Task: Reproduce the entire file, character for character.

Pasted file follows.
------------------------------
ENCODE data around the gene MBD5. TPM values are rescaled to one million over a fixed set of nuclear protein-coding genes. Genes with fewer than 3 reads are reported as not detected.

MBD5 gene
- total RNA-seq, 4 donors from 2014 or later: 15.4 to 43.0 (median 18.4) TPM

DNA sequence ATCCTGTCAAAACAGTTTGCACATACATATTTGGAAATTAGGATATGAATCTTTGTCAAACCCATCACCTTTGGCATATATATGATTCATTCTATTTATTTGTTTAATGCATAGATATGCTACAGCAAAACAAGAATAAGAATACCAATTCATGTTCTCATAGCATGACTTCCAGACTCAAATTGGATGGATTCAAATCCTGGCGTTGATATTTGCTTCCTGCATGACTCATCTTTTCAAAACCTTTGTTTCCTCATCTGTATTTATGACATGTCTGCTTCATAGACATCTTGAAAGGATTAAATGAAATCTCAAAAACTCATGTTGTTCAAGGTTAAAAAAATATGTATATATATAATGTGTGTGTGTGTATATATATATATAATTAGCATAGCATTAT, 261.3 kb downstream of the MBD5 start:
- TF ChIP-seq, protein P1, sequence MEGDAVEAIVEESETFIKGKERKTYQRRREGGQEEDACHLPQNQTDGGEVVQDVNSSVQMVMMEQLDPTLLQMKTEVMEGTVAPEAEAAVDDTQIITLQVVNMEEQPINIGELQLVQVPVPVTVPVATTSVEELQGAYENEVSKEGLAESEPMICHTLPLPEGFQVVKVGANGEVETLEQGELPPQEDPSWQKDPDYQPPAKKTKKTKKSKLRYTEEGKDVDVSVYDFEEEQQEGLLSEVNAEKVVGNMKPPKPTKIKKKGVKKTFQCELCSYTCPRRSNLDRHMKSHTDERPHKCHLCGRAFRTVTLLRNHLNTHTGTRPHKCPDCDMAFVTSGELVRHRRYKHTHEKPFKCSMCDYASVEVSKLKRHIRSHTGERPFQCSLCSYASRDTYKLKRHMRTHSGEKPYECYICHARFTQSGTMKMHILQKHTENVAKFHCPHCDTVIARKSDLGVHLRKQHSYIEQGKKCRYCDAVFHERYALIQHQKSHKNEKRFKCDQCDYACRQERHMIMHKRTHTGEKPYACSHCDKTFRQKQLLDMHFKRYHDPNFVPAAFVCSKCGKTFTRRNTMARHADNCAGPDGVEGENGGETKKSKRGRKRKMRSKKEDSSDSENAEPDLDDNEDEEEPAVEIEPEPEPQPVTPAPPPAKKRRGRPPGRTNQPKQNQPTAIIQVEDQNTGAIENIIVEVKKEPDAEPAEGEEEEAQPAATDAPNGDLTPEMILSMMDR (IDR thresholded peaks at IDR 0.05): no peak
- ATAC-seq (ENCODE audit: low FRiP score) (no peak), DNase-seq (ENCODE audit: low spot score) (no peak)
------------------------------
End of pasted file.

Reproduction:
ENCODE data around the gene MBD5. TPM values are rescaled to one million over a fixed set of nuclear protein-coding genes. Genes with fewer than 3 reads are reported as not detected.

MBD5 gene
- total RNA-seq, 4 donors from 2014 or later: 15.4 to 43.0 (median 18.4) TPM

DNA sequence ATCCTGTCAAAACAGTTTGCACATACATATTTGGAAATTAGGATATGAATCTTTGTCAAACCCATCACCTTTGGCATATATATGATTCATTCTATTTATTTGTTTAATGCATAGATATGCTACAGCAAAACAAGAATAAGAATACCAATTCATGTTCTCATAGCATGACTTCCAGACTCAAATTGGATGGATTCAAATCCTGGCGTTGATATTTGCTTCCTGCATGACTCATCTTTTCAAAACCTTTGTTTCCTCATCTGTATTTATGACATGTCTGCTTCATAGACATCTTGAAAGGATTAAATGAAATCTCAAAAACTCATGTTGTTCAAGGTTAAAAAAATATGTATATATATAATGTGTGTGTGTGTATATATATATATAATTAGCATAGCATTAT, 261.3 kb downstream of the MBD5 start:
- TF ChIP-seq, protein P1, sequence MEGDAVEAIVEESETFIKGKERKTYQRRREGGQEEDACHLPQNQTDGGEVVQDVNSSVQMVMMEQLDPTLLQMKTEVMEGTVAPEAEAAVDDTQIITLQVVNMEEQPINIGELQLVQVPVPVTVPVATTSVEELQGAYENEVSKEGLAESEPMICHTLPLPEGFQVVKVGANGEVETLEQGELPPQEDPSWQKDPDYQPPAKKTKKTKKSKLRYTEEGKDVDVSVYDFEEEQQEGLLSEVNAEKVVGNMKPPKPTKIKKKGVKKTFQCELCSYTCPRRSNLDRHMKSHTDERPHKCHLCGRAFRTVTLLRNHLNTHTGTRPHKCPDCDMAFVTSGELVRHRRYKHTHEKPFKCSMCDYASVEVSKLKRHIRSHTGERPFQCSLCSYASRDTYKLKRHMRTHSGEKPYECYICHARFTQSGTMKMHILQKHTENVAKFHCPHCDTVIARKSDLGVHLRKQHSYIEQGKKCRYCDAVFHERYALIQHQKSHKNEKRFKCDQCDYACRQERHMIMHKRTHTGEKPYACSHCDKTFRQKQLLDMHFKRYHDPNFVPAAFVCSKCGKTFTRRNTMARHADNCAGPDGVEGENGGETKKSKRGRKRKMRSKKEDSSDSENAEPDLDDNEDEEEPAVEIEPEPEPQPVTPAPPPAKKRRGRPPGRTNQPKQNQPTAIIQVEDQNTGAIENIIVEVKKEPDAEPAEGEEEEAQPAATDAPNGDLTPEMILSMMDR (IDR thresholded peaks at IDR 0.05): no peak
- ATAC-seq (ENCODE audit: low FRiP score) (no peak), DNase-seq (ENCODE audit: low spot score) (no peak)